Trymbiski shares everything you need to know
As a contractor involved with installing heating, ventilation, and air conditioning (HVACR) systems, it is important to understand your regulatory and legal requirements especially when it comes to surety bonds. Even if you are a veteran HVACR owner, I have found that many contractors are misinformed when it comes to surety bonds. Most of you are aware that HVACR technicians are required by the U.S. Environmental Protection Agency (EPA) to obtain certifications or licenses before they can legally operate. Many states, cities, and counties also require HVACR contractors to obtain licenses. A common condition of licensing is to get an HVACR surety bond. Lastly, it’s important to understand the facts about bonds, both for you and your HVACR technicians and apprentices.
Below, I have outlined everything you need to know about HVACR surety bonds as a contractor.
What are HVACR Surety Bonds?
HVACR bonds are surety bonds that might be required as a condition of obtaining a certification or license to work as an HVACR contractor.
A surety bond is an enforceable agreement that involves three parties – the HVACR contractor who needs to obtain the bond, the governmental body that requires the bond as a condition of obtaining a license, and the surety company that issues the bond.
These three parties are referred to legally as:
• Principal - The HVAC contractor who needs the bond
• Obligee - The licensing group that requires the bond
• Surety - The bond agency that issues the bond
When the surety company issues an HVACR bond, the bond serves as a guarantee that the contractor will abide by the law and the regulatory requirements for government HVACR contracting work. It also guarantees that the contractor will operate their business ethically and will perform their work as promised.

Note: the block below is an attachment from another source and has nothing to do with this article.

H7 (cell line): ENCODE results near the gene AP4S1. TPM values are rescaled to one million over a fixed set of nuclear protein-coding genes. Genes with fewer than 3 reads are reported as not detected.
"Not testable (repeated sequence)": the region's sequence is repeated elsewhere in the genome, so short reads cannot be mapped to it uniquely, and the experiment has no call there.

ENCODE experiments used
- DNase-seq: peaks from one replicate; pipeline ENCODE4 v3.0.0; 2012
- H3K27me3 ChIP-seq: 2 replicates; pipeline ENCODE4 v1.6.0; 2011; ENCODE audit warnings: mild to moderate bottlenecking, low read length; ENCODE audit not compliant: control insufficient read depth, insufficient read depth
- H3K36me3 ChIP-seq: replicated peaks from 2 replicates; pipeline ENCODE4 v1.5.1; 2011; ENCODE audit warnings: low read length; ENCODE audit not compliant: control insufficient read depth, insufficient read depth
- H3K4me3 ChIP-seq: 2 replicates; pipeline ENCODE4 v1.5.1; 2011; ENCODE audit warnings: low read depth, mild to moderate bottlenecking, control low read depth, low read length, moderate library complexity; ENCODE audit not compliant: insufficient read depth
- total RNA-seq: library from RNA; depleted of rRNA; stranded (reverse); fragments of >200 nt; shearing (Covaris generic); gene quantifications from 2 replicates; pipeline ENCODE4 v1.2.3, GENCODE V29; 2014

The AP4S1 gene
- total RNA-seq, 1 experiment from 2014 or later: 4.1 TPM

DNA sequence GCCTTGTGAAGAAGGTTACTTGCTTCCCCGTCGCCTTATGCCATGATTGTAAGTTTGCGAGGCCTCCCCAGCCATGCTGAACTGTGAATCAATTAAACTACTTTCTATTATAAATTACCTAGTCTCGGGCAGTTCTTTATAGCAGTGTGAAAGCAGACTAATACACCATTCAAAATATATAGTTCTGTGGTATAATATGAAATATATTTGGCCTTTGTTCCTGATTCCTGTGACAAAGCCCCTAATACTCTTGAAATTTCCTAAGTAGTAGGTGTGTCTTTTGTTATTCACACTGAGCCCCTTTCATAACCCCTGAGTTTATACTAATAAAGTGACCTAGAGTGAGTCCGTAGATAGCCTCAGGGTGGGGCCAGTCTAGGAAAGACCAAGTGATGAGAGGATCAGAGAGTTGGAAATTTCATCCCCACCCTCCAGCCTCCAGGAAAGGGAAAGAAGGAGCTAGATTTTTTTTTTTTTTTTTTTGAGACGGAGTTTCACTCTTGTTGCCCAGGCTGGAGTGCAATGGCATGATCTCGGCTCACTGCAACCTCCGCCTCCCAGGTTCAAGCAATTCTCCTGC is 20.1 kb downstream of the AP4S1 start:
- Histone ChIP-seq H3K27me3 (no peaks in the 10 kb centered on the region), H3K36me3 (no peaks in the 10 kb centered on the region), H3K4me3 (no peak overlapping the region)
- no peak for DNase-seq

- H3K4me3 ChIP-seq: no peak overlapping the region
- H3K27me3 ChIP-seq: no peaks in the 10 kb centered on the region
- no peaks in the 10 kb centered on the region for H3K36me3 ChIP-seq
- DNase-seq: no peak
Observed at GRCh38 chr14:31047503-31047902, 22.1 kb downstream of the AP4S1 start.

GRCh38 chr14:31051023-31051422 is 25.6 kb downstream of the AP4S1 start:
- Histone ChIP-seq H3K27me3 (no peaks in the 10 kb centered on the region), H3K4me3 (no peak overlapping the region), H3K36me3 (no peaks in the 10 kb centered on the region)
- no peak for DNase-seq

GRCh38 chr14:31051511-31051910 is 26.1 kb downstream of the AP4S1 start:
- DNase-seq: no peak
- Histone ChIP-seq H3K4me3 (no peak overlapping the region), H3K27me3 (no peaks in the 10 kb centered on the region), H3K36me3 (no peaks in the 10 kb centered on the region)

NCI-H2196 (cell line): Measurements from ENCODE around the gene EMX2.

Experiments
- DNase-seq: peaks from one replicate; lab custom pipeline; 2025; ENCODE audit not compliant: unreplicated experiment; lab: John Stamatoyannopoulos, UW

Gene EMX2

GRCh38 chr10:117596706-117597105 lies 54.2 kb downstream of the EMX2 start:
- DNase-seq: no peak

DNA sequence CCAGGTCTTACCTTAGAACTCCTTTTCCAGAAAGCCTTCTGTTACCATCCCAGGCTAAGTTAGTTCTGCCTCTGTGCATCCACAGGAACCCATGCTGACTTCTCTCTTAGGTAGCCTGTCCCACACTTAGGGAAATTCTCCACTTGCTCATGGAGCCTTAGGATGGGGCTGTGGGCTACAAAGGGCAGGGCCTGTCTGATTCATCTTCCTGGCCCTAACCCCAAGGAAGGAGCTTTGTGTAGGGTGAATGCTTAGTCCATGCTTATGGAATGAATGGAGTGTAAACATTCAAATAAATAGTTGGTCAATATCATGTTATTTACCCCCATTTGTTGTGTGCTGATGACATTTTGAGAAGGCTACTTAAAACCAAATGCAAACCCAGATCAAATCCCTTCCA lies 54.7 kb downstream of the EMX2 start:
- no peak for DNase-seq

Misconceptions vs. the Truth About HVACR Surety Bonds
A common misconception is that an HVACR surety bond is another type of insurance. However, insurance and surety bonds function quite differently. While your commercial general liability insurance protects you from liability in the event of a loss, your HVACR surety bond will instead protect your customers, and the government, against any illegal or unethical conduct in which you might engage during the course of doing business.
If you violate the law or the terms of your contracts, a claim can be filed against your bond. Surety companies investigate claims to determine their validity. While a surety company will pay a valid bond claim, you will be legally obligated to reimburse the surety in full for all amounts it pays on your behalf.
This is because you will be required to sign an indemnity agreement to receive a bond from the surety company. The indemnity agreement serves as a “hold harmless” agreement. This means you will agree to hold the surety harmless for any losses that might be incurred through a bond claim. If you fail to repay the surety for a valid claim against your bond, the surety can come after you in court to recover everything it had to pay on your behalf, as well as any legal fees it incurred to recover compensation from you.
Your HVACR surety bond guarantees prospective clients from monetary losses. If you fail to fulfill your contracts or violate the regulations and laws that govern the HVACR industry, for instance, your clients can recoup their losses through bond claims.
How Much Does the HVACR Bond Cost?